How Russian speakers express evolution in Pokémon names: An experimental study with nonce words
Gakuji Kumagai, Shigeto Kawahara
November 2021
 

Sound symbolism, systematic and iconic relationships between sounds and meanings, is now a topic that is very actively explored by linguists, psychologists and cognitive scientists. As a new research strategy to study the nature of sound symbolic connections across different languages, a number of scholars have started using Pokémon names, a research paradigm that is now dubbed "Pokémonastics.” The previous Pokémonastics studies have experimentally explored how the evolution status is symbolically expressed by native speakers of English, Japanese and Brazilian Portuguese. Building on these studies, the current experiment examined the sound symbolic knowledge of Russian speakers, and found that they are more likely to associate large, post-evolution Pokémon characters with names containing voiced obstruents than with names containing voiceless obstruents, and that they are also more likely to associate post-evolution characters with names containing [a] than with names containing [i]. The experiment also revealed that Russian speakers are less likely to associate post-evolution characters with names having labial consonants than with names having coronal or dorsal consonants. Overall, the current results show that Russian speakers generally have knowledge of sound symbolic associations that is similar to that of English, Japanese and Brazilian Portuguese speakers, suggesting that some sound symbolic patterns hold robustly across multiple languages.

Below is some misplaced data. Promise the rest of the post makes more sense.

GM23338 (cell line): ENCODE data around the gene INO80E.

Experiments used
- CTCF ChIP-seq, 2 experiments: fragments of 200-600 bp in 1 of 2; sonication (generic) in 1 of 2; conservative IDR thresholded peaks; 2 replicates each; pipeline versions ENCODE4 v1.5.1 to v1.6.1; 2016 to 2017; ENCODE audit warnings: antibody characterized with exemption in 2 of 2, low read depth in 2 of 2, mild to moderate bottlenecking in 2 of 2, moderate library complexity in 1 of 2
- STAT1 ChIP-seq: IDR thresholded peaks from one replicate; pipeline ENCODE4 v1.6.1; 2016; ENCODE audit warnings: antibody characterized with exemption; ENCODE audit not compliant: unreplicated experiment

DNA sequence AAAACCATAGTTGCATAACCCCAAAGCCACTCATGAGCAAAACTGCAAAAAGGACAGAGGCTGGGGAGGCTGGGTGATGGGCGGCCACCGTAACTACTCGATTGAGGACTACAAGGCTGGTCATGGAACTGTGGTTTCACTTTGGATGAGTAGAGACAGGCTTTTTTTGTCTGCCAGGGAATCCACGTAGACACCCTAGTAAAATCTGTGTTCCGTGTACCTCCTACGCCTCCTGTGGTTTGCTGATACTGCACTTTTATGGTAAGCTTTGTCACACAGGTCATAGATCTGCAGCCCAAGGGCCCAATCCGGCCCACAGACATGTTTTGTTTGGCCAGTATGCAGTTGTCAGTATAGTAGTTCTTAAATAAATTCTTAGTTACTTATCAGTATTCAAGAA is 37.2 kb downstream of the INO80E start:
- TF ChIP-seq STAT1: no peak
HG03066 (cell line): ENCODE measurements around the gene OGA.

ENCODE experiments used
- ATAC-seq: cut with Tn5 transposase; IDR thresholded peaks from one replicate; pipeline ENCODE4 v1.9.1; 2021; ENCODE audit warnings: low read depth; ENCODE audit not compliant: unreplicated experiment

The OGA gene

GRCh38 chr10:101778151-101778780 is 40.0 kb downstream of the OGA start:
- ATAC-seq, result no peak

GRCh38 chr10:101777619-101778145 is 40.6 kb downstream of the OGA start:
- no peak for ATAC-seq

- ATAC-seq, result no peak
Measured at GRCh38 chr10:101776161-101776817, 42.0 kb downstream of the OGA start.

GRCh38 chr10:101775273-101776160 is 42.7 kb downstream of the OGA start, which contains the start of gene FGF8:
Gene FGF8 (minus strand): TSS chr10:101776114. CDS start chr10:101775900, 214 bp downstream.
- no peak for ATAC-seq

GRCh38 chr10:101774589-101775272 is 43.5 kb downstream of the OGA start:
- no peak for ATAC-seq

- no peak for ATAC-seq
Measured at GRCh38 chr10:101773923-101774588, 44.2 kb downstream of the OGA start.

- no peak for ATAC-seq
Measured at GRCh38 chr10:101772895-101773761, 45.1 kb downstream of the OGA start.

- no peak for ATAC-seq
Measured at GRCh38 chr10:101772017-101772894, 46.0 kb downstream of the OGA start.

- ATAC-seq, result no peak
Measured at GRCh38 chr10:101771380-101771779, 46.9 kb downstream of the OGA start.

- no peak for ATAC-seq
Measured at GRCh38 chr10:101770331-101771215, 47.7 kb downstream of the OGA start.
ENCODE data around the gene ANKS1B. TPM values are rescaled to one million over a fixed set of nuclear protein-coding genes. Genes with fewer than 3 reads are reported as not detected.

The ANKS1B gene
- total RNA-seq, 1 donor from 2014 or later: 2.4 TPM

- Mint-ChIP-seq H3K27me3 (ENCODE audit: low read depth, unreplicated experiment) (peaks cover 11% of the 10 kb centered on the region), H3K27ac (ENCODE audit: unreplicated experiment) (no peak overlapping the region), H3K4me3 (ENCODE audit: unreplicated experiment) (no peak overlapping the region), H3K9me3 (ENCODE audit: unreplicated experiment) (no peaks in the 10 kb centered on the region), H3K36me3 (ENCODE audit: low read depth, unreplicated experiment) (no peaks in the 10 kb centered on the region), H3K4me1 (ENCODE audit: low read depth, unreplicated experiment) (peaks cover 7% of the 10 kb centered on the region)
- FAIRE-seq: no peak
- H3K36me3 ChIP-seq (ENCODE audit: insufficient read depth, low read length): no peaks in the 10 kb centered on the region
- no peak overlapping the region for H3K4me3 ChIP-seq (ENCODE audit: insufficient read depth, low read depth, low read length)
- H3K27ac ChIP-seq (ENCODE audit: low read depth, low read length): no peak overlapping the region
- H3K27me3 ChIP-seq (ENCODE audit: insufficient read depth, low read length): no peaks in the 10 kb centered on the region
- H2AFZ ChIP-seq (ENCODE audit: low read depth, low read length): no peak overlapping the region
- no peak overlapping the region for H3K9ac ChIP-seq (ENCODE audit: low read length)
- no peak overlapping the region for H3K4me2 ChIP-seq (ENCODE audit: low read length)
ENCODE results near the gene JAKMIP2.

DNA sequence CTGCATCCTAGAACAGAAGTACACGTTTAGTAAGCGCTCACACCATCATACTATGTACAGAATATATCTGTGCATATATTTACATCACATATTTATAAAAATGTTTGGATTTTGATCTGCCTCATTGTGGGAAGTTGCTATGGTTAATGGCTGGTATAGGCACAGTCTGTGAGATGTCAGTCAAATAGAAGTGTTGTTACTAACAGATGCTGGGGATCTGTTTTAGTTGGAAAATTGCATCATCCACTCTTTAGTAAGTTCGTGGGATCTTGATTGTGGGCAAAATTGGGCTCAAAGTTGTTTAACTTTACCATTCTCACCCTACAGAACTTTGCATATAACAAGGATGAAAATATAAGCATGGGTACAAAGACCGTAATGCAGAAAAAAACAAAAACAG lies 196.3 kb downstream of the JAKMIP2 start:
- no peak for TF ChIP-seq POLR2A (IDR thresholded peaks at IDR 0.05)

Format: [ pdf ]
Reference: lingbuzz/006296
(please use that when you cite this article)
Published in: To appear in Linguistic Vanguard
keywords: sound symbolism, pokémon, russian, voicing, poa, vowels, phonology
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